Some facts

Over recent months the PDA has had more than 5,000 responses to surveys and has shared the findings publicly.  The situation is complex, but when added to published statistics, some key features of the situation are:

Those pharmacists who had moved to another sector from community pharmacy and especially those who had moved into the new GP Practiced based area told the PDA that their primary motivation for doing so was Professional fulfilment, career development and more sociable working hours. These sentiments agree with those expressed by Mr Sharma in the above CCA statement.


The CCA is an organisation that represents the interests of the shareholders of large corporations, who maximise their profits. It is perhaps unsurprising that CCA would try to treat the symptoms by pursuing solutions (such as changing the  regulations on supervision) which might increase their profitability, but which will do long term damage to pharmacy, rather than put in place remedies to resolve the longer-term causes.

Why would anyone want to increase the number of pharmacists on the register so as to reduce the vacancy rates for the CCA members, only then to have pharmacists so burned out and disillusioned by their experiences that they either take pay cuts to work with professional fulfilment in other sectors of the profession, feel that to preserve their wellbeing they will work part time only, or worse still, they choose to leave the profession altogether. This means that an enormous human and societal investment is being squandered. There can be very little that is more damaging to the interests of the profession.

It is interesting that when the CCA want to persuade parliamentarians that theirs is a just cause, they often rely upon the experiences of independents to make their case. This happened also during the ‘salt of the earth’ campaign in parliament to resist the initial pharmacy cuts which was led by the NPA.

We know that independents go the extra mile to look after patients and try to keep their services running. It is evident the extent to which Mr Sharma from East Anglia (an area of historic pharmacist shortages) truly cares for his patients as he explained to the APPG how he had missed a family funeral rather than have a pharmacy close due to a lack of a pharmacist.

Would this impassioned commitment to the profession and to patients exhibited by Mr Sharma have been a concern shared by an area manager of a CCA member? Indeed, Freedom of Information requests obtained by the PDA recently showed that certain CCA member pharmacies were responsible for 98% of temporary pharmacy closures in Scotland. Information gathered from pharmacist locums is that often they are available to work, but that the area managers have simply refused to pay them the hourly rates or travelling expenses, preferring to close the pharmacy instead.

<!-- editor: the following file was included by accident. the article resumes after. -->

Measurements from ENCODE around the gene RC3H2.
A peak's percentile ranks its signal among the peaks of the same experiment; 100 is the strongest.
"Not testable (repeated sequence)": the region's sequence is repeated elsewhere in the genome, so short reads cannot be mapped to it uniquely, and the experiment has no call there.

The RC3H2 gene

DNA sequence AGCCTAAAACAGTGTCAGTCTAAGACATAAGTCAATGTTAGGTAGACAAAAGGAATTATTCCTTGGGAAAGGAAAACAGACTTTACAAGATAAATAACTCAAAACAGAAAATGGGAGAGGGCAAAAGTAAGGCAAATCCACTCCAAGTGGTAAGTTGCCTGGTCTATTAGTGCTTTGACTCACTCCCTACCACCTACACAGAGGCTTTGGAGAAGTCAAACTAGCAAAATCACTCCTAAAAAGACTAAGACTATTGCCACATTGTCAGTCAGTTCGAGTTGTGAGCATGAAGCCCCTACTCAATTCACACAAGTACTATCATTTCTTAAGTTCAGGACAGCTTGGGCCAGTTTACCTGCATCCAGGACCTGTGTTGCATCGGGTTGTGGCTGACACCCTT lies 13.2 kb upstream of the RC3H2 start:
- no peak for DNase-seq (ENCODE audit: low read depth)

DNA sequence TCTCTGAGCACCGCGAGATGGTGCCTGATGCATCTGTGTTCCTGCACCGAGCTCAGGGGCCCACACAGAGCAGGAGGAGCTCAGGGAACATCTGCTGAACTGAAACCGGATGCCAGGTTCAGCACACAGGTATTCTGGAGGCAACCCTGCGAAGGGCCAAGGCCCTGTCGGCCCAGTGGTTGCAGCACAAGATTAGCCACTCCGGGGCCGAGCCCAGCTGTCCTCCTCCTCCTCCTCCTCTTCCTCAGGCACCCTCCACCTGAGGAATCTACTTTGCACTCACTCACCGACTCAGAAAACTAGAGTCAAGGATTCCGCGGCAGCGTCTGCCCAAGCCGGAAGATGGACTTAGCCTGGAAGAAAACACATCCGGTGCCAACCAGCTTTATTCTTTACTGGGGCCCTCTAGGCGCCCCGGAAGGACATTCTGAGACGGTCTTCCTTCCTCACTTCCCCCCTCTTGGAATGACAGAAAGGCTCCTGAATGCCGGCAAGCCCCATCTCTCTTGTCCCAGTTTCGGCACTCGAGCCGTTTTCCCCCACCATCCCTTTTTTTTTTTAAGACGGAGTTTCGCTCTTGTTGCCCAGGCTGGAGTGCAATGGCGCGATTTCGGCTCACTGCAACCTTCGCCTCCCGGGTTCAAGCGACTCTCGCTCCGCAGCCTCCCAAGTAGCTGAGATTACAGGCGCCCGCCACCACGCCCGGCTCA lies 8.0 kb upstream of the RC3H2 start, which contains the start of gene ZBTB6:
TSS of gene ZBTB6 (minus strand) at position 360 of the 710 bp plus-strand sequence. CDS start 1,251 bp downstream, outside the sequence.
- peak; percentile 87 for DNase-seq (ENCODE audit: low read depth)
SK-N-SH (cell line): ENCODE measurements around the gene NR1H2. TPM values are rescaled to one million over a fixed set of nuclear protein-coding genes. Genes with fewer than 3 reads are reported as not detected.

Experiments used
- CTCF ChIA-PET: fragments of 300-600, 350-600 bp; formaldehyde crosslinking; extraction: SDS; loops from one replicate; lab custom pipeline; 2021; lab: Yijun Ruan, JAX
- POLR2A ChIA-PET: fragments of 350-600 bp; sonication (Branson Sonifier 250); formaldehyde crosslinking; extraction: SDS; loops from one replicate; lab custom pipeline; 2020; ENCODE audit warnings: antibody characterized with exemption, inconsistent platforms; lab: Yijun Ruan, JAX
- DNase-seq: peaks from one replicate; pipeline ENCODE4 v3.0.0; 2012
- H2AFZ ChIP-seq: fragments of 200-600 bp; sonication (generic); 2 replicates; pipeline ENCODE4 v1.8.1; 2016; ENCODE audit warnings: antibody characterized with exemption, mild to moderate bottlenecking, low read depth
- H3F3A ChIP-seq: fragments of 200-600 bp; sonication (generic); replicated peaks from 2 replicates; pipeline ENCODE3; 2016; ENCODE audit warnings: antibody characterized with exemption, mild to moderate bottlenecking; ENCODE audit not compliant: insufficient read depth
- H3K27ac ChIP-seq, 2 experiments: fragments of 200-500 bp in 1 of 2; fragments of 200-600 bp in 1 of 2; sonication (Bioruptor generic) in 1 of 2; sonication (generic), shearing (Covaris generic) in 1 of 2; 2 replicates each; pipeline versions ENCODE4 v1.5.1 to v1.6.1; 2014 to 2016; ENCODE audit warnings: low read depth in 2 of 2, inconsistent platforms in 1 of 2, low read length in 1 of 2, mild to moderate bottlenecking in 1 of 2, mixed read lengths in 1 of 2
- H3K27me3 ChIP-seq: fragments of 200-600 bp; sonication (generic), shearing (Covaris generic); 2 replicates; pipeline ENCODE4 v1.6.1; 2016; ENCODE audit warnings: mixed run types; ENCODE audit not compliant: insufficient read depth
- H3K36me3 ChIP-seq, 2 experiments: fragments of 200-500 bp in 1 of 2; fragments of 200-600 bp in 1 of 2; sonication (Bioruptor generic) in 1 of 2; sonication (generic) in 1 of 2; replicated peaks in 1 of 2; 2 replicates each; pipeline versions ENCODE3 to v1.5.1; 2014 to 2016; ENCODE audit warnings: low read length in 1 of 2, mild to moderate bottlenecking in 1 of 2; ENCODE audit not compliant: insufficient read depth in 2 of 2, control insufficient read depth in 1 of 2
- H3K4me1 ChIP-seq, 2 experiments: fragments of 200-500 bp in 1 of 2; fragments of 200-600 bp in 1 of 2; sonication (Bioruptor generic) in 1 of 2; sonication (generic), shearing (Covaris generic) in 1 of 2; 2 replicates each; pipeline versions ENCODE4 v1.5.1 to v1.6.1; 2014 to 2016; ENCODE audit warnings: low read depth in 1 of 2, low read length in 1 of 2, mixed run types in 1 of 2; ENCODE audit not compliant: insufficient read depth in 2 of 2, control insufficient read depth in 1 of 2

CCA member companies are mainly large retailers or wholesalers, and they operate in a very different place and style to small pharmacy businesses.  Neither Mr Mason nor Mr Sharma are represented by the CCA and more importantly the CCA does not represent their kind of business.  PDA members typically have far more in common with small pharmacist-owned independent pharmacy businesses, than either have in common with the shareholders and venture capital investors of the CCA members. It is unfortunate that through the scale of their pharmacy ownership, CCA members will inevitably have an impact on the wider conditions and reputation of community pharmacy. This is clear when one sees their influence over the pharmacy contract negotiations which has led to commoditisation of community pharmacy activity. Inevitably and sadly, the consequences impact upon smaller businesses like Mr Sharma’s.


PDA Response

Mark Koziol, PDA Chairman responded to the CCA statement: “The PDA is already on record as wanting to support pharmacy businesses to secure more funding, particularly in England, and recognises the genuine pressures on finances, it was heart-breaking to hear Mr Sharma report at the APPG how, unable to engage a locum, he recently missed a close family member’s funeral, and that he is discouraging his own children from joining the sector.  Far from dismissing the contributions of Mr Mason and Mr Sharma, the PDA recognise how they reinforce what thousands of PDA members are already telling us.”

Mr Koziol continued

“We must work together to deal with the causes of these problems. Primarily, we must engage the government to address the damage that has been done by the reduction in the global sum. Importantly, we also need to undertake a no holds barred radical review of the way that healthcare is delivered; Pharmacists have so much to offer in the area of pharmaceutical care– this will deliver professional fulfilment for pharmacists enabling them to develop clinical relationships with patients. It is time that the contractual negotiations with the government received direct input from the representatives of pharmacists at the coal face.